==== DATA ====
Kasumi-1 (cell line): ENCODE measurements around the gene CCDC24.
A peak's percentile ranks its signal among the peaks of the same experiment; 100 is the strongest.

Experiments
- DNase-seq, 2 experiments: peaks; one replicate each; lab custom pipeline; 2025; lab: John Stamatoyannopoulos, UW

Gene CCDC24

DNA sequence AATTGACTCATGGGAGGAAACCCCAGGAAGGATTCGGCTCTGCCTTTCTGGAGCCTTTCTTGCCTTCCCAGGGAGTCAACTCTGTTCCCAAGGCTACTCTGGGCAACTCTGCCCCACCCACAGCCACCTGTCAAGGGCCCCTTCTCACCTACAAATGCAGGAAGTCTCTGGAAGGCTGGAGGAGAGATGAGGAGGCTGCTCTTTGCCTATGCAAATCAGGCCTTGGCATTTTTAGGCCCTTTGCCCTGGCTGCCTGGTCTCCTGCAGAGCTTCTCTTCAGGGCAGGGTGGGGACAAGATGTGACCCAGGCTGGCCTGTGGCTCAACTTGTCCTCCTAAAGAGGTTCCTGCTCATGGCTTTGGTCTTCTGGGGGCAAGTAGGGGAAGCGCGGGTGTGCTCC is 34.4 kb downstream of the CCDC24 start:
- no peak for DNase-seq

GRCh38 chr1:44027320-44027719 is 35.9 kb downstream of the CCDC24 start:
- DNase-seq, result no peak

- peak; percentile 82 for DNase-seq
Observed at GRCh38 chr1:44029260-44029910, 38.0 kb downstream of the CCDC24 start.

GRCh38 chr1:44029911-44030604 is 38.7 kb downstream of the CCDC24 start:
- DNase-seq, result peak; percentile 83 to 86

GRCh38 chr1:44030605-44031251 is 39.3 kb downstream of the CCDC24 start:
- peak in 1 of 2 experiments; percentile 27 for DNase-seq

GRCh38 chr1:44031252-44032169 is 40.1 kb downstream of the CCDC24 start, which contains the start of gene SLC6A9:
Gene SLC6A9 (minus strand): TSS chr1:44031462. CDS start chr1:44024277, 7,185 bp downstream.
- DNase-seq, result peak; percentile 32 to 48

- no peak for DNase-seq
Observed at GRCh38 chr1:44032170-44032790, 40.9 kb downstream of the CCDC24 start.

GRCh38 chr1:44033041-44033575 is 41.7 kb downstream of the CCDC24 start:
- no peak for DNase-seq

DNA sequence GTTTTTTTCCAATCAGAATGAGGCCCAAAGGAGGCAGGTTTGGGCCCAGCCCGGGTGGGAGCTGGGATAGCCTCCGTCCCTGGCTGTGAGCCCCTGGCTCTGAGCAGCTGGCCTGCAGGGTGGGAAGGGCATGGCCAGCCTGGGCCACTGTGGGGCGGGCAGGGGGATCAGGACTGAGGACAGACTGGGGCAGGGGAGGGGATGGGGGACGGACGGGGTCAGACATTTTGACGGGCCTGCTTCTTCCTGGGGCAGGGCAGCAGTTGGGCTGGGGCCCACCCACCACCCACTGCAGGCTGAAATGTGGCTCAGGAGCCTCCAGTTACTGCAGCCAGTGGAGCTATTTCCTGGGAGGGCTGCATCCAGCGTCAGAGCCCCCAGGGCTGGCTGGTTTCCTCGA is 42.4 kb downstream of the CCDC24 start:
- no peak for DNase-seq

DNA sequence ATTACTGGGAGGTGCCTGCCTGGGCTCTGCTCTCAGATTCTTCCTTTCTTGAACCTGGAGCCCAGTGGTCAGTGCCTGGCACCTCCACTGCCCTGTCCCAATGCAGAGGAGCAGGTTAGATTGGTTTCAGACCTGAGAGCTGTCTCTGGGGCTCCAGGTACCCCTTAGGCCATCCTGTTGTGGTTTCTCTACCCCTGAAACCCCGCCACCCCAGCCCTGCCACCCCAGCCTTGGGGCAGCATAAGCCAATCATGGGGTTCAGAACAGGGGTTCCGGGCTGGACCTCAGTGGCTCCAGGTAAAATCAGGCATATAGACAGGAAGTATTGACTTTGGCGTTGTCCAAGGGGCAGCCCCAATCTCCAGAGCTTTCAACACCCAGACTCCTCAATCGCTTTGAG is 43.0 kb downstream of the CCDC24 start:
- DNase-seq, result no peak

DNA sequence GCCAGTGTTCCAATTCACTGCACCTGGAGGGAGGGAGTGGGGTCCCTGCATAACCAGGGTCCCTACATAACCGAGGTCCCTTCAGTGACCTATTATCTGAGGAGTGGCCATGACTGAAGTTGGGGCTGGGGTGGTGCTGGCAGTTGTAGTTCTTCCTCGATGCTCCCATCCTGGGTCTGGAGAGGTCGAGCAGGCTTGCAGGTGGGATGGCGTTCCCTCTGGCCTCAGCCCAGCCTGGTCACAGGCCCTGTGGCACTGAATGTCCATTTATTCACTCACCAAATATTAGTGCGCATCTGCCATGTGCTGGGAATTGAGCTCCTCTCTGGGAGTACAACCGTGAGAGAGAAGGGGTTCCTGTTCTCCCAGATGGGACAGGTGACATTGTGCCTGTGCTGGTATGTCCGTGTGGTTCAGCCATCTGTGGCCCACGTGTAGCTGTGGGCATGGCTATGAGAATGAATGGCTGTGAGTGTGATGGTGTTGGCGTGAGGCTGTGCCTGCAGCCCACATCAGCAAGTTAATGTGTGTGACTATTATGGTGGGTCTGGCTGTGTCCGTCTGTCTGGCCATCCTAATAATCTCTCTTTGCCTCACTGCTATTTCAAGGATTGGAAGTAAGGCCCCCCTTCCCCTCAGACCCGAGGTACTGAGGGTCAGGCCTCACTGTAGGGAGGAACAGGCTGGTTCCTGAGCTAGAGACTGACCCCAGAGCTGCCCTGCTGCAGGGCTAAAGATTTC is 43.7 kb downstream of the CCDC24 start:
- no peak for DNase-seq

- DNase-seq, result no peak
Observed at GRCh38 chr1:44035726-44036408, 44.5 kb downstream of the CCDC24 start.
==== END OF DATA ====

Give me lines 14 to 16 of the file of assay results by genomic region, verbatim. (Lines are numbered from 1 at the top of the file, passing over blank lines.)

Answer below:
GRCh38 chr1:44030605-44031251 is 39.3 kb downstream of the CCDC24 start:
- peak in 1 of 2 experiments; percentile 27 for DNase-seq

GRCh38 chr1:44031252-44032169 is 40.1 kb downstream of the CCDC24 start, which contains the start of gene SLC6A9: